I review a lot of feathery-light outdoor kit in my job. It’s great for moving fast but isn’t super durable. To find out what’s on the other end of the spectrum, I called a list of people—from ski patrollers to firefighters to and trail builders—who thrash their gear on a regular basis. Here are their most durable picks.
CLC Work Gear Riveted Easy-Swivel Cap Knee Pads ($29)
Justin Bobb, a ski patroller at Taos Ski Valley in northern New Mexico, spends a lot of time kneeling while tending to skiers on the hill, so he always wears knee pads, which help with insulation. He also wears them in case he hits a rock—Bobb has seen several skiers shatter their kneecaps. “It definitely helps with a psychological sense of well-being,” he says. Several outdoor companies—including Black Diamond and Arc’teryx—make knee pads, but Bobb bought his at a hardware store eight years ago and says they’ve worked just fine for skiing in winter and caving in summer.
Minus33 Zion Men’s Lightweight Wool Boxer ($33)
Nathan Lewis, a former wildland firefighter with the Pleasant Valley Hotshots and Prineville Hotshots out of Oregon, went commando during his first six seasons. But one day, he was cutting a burning snag that heated the zipper of his pants and…I’ll spare you the details. Needless to say, Lewis wore underwear from then on. His pair of choice were from Minus33. He liked the cut, they provided one more barrier against the heat, and they’re made from merino wool that won’t melt when it gets hot, unlike synthetic boxers, which are a big no-no on fire lines.
Dickies Original 874 Work Pants ($30)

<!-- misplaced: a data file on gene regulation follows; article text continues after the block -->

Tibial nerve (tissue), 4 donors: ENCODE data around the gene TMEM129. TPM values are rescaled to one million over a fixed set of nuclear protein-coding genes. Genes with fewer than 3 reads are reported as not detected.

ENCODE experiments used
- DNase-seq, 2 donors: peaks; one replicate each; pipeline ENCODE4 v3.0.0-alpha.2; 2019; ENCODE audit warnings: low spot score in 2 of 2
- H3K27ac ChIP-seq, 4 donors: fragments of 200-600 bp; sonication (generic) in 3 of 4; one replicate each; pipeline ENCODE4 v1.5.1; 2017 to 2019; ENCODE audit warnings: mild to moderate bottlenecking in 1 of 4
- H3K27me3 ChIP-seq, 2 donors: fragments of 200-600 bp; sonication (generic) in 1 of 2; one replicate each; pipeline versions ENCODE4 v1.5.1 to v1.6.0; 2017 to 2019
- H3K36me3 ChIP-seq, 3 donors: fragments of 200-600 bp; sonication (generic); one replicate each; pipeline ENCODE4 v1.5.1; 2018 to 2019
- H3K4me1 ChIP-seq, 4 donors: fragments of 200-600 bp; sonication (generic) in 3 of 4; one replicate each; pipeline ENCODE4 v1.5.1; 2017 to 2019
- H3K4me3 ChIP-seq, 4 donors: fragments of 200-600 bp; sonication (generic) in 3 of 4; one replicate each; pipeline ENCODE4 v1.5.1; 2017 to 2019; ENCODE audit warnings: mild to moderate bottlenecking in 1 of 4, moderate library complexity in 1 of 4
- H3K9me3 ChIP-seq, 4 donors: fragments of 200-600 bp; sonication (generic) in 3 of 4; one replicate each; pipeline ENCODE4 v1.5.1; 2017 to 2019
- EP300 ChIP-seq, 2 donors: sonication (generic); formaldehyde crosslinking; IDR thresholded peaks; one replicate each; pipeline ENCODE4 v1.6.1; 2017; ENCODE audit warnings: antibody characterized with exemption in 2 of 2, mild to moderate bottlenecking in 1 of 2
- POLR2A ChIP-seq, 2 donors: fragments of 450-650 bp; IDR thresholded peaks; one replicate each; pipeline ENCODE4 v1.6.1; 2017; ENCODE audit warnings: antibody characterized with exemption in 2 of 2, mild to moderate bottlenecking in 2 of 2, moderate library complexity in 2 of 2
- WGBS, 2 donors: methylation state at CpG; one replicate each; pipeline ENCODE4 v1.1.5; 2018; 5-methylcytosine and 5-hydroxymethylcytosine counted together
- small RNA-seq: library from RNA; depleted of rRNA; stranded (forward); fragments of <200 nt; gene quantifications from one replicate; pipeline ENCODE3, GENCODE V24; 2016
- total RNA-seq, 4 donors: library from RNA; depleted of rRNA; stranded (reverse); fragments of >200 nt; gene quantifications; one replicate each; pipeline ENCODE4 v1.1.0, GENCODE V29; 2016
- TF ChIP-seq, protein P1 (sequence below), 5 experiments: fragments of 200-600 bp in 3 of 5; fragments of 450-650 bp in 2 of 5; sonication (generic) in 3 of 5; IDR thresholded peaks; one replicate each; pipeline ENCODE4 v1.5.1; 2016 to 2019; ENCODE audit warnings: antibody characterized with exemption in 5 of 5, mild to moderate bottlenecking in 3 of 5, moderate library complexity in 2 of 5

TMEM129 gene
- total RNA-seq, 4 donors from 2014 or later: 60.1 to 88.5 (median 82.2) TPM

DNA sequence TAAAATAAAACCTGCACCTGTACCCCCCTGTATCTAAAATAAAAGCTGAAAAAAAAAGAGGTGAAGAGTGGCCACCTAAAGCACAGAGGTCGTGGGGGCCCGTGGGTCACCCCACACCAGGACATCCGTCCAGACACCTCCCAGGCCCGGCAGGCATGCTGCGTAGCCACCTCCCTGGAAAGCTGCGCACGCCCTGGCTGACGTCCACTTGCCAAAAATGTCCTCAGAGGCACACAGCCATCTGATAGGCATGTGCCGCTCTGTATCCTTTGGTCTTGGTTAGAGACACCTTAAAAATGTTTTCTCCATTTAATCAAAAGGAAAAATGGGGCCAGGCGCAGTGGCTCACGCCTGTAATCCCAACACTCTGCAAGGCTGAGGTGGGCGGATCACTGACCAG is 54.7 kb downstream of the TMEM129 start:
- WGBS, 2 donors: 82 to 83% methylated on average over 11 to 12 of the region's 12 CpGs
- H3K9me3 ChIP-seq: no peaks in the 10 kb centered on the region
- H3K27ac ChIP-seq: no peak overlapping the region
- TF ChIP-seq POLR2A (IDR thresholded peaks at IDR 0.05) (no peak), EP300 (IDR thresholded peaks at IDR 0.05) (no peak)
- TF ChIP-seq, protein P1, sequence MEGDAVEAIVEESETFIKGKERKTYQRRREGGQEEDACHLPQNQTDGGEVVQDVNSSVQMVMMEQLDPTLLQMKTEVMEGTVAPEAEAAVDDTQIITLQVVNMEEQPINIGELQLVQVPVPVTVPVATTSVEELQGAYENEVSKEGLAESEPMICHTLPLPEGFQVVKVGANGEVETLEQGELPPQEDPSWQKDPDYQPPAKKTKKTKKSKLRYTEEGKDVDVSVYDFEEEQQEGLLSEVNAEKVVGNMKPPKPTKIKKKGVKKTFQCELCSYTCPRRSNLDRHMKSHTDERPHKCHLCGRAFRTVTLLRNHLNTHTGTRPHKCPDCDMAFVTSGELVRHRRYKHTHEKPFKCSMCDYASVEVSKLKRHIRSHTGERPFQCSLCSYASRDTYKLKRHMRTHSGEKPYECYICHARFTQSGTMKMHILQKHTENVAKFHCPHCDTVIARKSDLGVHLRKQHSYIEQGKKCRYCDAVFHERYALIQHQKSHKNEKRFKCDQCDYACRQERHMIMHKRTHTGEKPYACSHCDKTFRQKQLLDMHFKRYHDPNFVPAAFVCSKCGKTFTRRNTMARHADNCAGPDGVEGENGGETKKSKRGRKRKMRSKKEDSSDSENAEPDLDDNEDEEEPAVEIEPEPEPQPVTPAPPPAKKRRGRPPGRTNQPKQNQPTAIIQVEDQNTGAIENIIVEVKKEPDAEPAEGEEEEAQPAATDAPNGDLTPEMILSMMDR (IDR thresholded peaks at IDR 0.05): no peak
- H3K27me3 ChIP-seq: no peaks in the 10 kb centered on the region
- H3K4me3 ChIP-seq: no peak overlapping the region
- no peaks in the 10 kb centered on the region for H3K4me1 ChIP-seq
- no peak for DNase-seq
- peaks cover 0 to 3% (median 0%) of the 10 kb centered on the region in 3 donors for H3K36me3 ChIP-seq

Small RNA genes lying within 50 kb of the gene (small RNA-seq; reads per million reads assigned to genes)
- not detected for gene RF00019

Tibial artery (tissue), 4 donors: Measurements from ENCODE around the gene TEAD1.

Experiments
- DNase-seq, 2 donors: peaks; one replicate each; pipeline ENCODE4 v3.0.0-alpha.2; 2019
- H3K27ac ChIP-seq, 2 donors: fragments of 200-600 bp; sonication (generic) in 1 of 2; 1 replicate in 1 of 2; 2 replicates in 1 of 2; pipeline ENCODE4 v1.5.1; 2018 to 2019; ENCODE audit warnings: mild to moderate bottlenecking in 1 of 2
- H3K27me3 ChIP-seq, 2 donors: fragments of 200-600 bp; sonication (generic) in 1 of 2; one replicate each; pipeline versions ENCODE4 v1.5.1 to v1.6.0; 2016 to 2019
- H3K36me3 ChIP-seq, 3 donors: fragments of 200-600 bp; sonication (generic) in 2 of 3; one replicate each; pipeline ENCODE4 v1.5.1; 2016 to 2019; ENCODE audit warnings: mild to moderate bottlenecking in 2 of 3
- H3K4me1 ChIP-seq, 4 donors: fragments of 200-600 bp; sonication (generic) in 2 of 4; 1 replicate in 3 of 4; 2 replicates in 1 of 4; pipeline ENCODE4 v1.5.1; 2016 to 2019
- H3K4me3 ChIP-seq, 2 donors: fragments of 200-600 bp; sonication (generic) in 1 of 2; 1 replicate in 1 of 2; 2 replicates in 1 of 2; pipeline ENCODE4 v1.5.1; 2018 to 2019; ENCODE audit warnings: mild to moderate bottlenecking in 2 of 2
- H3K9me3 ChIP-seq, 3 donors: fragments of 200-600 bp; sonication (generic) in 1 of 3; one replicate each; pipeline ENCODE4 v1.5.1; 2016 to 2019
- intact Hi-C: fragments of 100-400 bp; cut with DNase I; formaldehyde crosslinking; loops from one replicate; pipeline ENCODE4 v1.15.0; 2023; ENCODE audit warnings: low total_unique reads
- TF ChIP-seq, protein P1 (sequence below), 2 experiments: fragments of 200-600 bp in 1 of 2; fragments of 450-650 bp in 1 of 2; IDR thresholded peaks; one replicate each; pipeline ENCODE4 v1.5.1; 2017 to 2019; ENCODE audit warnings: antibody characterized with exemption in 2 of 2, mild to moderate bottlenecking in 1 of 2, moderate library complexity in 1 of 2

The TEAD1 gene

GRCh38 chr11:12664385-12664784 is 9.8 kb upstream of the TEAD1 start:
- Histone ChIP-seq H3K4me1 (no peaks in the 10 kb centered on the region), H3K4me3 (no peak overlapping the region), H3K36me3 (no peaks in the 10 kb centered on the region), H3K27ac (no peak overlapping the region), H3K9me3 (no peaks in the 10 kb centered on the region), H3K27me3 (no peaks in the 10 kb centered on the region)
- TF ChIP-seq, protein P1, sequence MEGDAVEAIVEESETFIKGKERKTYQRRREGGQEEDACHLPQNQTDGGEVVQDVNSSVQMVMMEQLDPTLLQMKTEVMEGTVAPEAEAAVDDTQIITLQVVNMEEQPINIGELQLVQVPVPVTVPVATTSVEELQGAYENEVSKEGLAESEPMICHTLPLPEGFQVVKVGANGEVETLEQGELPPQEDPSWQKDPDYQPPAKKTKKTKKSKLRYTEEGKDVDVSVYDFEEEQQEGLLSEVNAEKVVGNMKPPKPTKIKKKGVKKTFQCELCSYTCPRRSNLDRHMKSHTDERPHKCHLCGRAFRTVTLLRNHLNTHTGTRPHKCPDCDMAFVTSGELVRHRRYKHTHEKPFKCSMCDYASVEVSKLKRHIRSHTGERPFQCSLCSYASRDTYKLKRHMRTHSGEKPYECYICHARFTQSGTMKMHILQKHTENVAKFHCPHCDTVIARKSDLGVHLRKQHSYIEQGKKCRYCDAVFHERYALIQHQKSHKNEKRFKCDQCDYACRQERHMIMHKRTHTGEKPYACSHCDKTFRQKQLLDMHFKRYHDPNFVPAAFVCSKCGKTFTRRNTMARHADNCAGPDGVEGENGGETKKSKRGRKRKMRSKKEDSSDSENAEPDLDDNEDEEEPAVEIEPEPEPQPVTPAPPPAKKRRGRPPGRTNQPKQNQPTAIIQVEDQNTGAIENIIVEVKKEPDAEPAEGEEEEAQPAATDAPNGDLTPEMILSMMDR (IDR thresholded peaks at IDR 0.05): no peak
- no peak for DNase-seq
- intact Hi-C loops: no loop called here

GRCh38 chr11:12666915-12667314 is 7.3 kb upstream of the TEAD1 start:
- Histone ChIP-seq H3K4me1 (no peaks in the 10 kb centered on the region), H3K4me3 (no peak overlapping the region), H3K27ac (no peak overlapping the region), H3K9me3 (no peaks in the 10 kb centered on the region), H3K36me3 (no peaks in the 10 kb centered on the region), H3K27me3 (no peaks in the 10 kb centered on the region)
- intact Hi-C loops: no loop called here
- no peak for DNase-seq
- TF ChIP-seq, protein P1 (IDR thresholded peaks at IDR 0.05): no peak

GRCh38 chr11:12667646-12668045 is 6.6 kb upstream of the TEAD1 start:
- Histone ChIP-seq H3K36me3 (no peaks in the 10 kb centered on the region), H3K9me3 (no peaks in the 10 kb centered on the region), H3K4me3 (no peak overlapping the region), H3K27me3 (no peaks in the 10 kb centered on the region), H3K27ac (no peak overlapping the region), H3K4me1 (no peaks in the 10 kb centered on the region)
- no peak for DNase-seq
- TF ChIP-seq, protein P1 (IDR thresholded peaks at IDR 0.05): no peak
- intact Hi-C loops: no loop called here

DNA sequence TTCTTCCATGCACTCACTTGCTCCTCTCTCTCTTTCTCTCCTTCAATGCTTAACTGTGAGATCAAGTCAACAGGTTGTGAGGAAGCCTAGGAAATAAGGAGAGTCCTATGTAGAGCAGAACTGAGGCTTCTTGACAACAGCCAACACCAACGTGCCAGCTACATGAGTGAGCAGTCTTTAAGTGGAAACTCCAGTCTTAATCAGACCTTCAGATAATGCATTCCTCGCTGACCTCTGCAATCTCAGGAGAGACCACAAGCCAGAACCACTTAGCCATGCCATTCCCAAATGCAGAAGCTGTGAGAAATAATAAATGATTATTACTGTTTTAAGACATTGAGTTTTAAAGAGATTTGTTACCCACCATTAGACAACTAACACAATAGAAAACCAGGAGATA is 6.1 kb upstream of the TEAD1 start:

Charlie Ebbers, currently a fellow at Outside, spends his summers as a maintenance worker on the trail crew in Glacier National Park. He’s constantly clearing jungle-like brush and working through variable weather that can swing from clear and hot to snowing in a few hours. To protect his legs, Ebbers relies on Dickies Original 874 Work Pants. He’s gone through only four pairs in seven seasons, unlike some competing brands that wear out in months. Ebbers also likes this style because they’re 65 percent polyester and 35 percent cotton, so they dry faster when things get wet. The pants are not exceptionally warm, which is a good thing in summer. When the weather turns cold, Ebbers wears a base layer underneath.
Loki Mountain Hoodie Extreme ($150)
Cole Humphrey is a forester and wildlife technician for the Michigan California Timber Company in Yreka, California. He’s worked out in the forest in the same Loki Mountain Hoodie (now called the Mountain Hoodie Extreme) for the past eight years. “It’s a relatively good rain jacket, good windbreaker, and I love the built-in mittens and the face shield. When I’m driving around on a four-wheeler, it gets really windy, and it’s nice to hide in there,” Humphrey says. He melted two holes into the shoulder of the synthetic jacket while maintaining a burn pile this fall, but he’s still used it all winter. “It’s just good, durable, workwear,” he says.
Danner Mountain Light II Boots ($380)
Walt Wagner owns Tactical Application Vehicles, a New Mexico–based shop that builds high-performance overland vehicles. He also teaches off-road driving and vehicle-recovery classes to overland drivers. While instructing (which he does everywhere from North Carolina to Arkansas to Utah), Wagner’s usually wearing these Danner boots. They have a thick, one-piece leather upper that won’t tear as he’s climbing over rocks or through thorny trees and bushes. He also likes the aggressive Vibram sole that makes short work of kitty-litter rocks and slippery mud. When things get cold, Wagner likes being able to loosen the boots all the way to the toe so he can slip on a thick wool sock.